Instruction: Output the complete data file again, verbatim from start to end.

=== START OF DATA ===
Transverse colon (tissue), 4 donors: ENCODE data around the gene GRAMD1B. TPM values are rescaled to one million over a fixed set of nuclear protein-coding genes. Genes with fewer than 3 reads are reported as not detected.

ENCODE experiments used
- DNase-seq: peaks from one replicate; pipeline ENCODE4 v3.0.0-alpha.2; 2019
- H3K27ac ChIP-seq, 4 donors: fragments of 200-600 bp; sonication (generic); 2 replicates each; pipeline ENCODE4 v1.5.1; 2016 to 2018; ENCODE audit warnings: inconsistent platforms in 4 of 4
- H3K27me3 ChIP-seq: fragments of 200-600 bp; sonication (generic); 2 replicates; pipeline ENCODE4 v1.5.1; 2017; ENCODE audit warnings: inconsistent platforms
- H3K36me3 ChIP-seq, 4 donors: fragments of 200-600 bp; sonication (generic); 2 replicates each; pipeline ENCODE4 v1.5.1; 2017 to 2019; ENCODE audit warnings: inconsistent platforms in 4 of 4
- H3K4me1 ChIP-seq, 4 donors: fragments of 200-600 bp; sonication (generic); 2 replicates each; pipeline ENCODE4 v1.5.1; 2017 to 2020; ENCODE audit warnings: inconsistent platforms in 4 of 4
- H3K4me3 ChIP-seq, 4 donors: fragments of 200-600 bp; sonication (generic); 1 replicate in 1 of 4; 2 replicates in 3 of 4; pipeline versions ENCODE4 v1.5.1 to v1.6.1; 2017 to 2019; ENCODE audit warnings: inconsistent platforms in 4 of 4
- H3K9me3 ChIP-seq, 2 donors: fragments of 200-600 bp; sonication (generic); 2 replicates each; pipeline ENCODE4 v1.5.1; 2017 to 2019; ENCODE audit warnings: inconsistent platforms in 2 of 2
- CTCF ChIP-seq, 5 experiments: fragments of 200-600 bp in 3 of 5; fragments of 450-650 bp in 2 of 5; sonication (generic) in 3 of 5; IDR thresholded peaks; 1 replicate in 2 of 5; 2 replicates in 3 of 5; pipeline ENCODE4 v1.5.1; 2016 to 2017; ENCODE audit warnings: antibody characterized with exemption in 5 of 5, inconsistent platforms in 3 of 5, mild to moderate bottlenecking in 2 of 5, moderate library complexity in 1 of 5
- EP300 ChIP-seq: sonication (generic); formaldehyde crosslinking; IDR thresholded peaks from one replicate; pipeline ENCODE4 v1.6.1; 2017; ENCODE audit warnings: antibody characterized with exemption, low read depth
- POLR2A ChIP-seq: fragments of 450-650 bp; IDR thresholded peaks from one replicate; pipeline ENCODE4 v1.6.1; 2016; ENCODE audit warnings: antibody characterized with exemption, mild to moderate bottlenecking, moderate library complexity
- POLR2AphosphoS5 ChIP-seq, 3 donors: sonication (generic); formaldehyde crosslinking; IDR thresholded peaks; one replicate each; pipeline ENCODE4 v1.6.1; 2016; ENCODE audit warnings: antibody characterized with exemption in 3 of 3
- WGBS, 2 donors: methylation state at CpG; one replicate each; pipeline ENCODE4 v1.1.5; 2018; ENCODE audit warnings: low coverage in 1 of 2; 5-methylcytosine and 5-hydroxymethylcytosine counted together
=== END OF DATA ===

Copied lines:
Transverse colon (tissue), 4 donors: ENCODE data around the gene GRAMD1B. TPM values are rescaled to one million over a fixed set of nuclear protein-coding genes. Genes with fewer than 3 reads are reported as not detected.

ENCODE experiments used
- DNase-seq: peaks from one replicate; pipeline ENCODE4 v3.0.0-alpha.2; 2019
- H3K27ac ChIP-seq, 4 donors: fragments of 200-600 bp; sonication (generic); 2 replicates each; pipeline ENCODE4 v1.5.1; 2016 to 2018; ENCODE audit warnings: inconsistent platforms in 4 of 4
- H3K27me3 ChIP-seq: fragments of 200-600 bp; sonication (generic); 2 replicates; pipeline ENCODE4 v1.5.1; 2017; ENCODE audit warnings: inconsistent platforms
- H3K36me3 ChIP-seq, 4 donors: fragments of 200-600 bp; sonication (generic); 2 replicates each; pipeline ENCODE4 v1.5.1; 2017 to 2019; ENCODE audit warnings: inconsistent platforms in 4 of 4
- H3K4me1 ChIP-seq, 4 donors: fragments of 200-600 bp; sonication (generic); 2 replicates each; pipeline ENCODE4 v1.5.1; 2017 to 2020; ENCODE audit warnings: inconsistent platforms in 4 of 4
- H3K4me3 ChIP-seq, 4 donors: fragments of 200-600 bp; sonication (generic); 1 replicate in 1 of 4; 2 replicates in 3 of 4; pipeline versions ENCODE4 v1.5.1 to v1.6.1; 2017 to 2019; ENCODE audit warnings: inconsistent platforms in 4 of 4
- H3K9me3 ChIP-seq, 2 donors: fragments of 200-600 bp; sonication (generic); 2 replicates each; pipeline ENCODE4 v1.5.1; 2017 to 2019; ENCODE audit warnings: inconsistent platforms in 2 of 2
- CTCF ChIP-seq, 5 experiments: fragments of 200-600 bp in 3 of 5; fragments of 450-650 bp in 2 of 5; sonication (generic) in 3 of 5; IDR thresholded peaks; 1 replicate in 2 of 5; 2 replicates in 3 of 5; pipeline ENCODE4 v1.5.1; 2016 to 2017; ENCODE audit warnings: antibody characterized with exemption in 5 of 5, inconsistent platforms in 3 of 5, mild to moderate bottlenecking in 2 of 5, moderate library complexity in 1 of 5
- EP300 ChIP-seq: sonication (generic); formaldehyde crosslinking; IDR thresholded peaks from one replicate; pipeline ENCODE4 v1.6.1; 2017; ENCODE audit warnings: antibody characterized with exemption, low read depth
- POLR2A ChIP-seq: fragments of 450-650 bp; IDR thresholded peaks from one replicate; pipeline ENCODE4 v1.6.1; 2016; ENCODE audit warnings: antibody characterized with exemption, mild to moderate bottlenecking, moderate library complexity
- POLR2AphosphoS5 ChIP-seq, 3 donors: sonication (generic); formaldehyde crosslinking; IDR thresholded peaks; one replicate each; pipeline ENCODE4 v1.6.1; 2016; ENCODE audit warnings: antibody characterized with exemption in 3 of 3
- WGBS, 2 donors: methylation state at CpG; one replicate each; pipeline ENCODE4 v1.1.5; 2018; ENCODE audit warnings: low coverage in 1 of 2; 5-methylcytosine and 5-hydroxymethylcytosine counted together